This article in the Independent articulates an argument that I summarise thus: North Korea is developing nukes, it is firing rockets and other stuff into the sky near or above its neighbours, but the country is a basket case; it is led by a nutcase and all this stuff is in fact it is a sign of weakness, not strength. In other words, nothing much to worry about, please move along, ManU are playing Barcelona in the Champions League, etc.
I actually accept that there is probably a great deal of truth in this “nothing to get overly worried about” line. There’d better be. There is not much, short of war, with all the terrible costs it would bring, that neighbouring countries such as South Korea, China or Japan can do to pressure North Korea that they have not done already. (Japan, by the way, has been busily expanding its naval forces). When in the past I have briefly mentioned North Korea, some commentators on Samizdata will point out that the West (ie, the US), should not, or has no need or business, to defend South Korea or indeed to act as if North Korea is a “problem” to be fixed. Let the locals sort it out, etc. Well up to a point, but there will be wider effects to think about if nuclear weapons are ever used, or threatened to be used, against what is, after all, a broadly free and friendly country like South Korea.
I think part of the problem is that as long as the US has kept significant armed forces in the region, it can create a sort of moral hazard problem, in that the countries thus protected fall out of the habit of learning to defend themselves, or understand its costs. I am not an expert on South Korean public opinion, but I cannot help but wonder what the impact of a long-running US presence will have on creating a possible false sense of security. One of the things that is clearly coming out of the current economic crisis, and the wrecked state of US public finances, is that there will now be enormous pressure on any US administration, even one led by more hawkish people than Mr Obama, to cut, or just limit, defence spending. South Korea has not escaped the impact of the credit crunch, and if it was not willing to shell out more money on defence five years ago, it is hard to see it doing that now, unless it is completely terrified of an attack. I am sure that the top brass in North Korea understand all this only too well.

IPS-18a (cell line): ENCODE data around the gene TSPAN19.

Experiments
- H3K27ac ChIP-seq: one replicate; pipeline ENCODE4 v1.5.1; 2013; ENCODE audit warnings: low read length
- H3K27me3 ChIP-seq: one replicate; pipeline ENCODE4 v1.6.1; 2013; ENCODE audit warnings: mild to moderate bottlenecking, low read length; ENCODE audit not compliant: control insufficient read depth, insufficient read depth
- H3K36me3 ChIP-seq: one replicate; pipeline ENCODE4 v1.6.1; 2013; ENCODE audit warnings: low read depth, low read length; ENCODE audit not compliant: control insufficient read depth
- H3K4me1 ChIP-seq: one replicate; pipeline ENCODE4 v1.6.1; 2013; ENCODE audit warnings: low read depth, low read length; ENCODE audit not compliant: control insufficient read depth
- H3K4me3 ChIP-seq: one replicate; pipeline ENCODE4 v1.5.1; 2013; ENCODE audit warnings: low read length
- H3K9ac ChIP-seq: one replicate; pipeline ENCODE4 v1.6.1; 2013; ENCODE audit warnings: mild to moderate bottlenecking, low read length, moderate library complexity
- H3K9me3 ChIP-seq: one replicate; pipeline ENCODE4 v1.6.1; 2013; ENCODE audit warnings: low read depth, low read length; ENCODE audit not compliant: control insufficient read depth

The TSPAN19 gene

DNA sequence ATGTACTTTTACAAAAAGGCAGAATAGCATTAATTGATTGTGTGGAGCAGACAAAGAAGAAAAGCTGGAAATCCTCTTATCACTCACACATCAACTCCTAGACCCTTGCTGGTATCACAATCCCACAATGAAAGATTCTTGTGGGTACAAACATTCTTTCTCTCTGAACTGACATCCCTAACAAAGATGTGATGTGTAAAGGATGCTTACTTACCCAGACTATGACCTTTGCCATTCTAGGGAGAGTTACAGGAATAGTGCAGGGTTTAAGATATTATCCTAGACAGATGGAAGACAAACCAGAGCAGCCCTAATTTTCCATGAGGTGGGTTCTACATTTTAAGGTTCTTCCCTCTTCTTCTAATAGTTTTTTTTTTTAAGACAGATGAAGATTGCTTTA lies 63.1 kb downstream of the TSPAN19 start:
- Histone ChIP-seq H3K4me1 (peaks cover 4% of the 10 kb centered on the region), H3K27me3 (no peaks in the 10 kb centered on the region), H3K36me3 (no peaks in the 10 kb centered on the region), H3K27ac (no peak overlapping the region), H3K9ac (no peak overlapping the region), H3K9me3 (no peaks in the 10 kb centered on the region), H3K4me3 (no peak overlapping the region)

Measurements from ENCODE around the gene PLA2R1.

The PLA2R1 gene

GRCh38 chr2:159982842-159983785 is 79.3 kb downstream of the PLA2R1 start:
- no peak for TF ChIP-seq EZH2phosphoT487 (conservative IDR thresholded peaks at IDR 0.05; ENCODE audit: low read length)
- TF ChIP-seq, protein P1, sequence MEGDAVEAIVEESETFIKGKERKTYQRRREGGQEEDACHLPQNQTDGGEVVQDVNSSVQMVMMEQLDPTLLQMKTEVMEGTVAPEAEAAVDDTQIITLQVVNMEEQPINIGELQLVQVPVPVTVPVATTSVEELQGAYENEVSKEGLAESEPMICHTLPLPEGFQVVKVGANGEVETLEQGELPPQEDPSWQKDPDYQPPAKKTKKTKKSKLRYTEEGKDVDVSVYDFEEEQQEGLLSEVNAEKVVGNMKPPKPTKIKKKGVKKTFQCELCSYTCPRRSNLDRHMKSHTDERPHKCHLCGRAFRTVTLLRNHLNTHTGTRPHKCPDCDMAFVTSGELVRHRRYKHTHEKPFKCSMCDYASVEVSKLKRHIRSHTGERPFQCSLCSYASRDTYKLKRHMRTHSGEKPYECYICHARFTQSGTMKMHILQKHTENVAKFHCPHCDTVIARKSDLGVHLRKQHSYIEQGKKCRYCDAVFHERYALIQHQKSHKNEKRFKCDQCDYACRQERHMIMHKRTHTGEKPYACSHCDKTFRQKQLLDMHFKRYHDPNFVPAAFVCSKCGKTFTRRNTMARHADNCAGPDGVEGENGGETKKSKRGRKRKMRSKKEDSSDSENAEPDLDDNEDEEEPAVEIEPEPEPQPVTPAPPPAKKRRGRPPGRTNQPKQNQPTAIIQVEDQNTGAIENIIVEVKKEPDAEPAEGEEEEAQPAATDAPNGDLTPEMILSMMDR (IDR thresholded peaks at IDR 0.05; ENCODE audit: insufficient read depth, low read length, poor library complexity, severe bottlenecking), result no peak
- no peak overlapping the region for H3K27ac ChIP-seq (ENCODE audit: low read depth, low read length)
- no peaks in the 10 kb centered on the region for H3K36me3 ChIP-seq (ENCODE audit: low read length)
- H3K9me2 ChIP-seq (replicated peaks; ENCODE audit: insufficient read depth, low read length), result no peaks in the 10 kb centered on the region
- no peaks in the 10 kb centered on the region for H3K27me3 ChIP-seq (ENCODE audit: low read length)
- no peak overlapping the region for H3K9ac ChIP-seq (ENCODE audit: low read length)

Let us hope it is a sign of a weak, not strong regime. But remember also that weak, or desperate countries can do desperate things, such as the Argentine Junta’s decision to invade the Falkland Islands in 1982. As we know, Argentina lost that conflict, and it helped destroy the regime. But Argentina did not have, or threaten to use, nukes.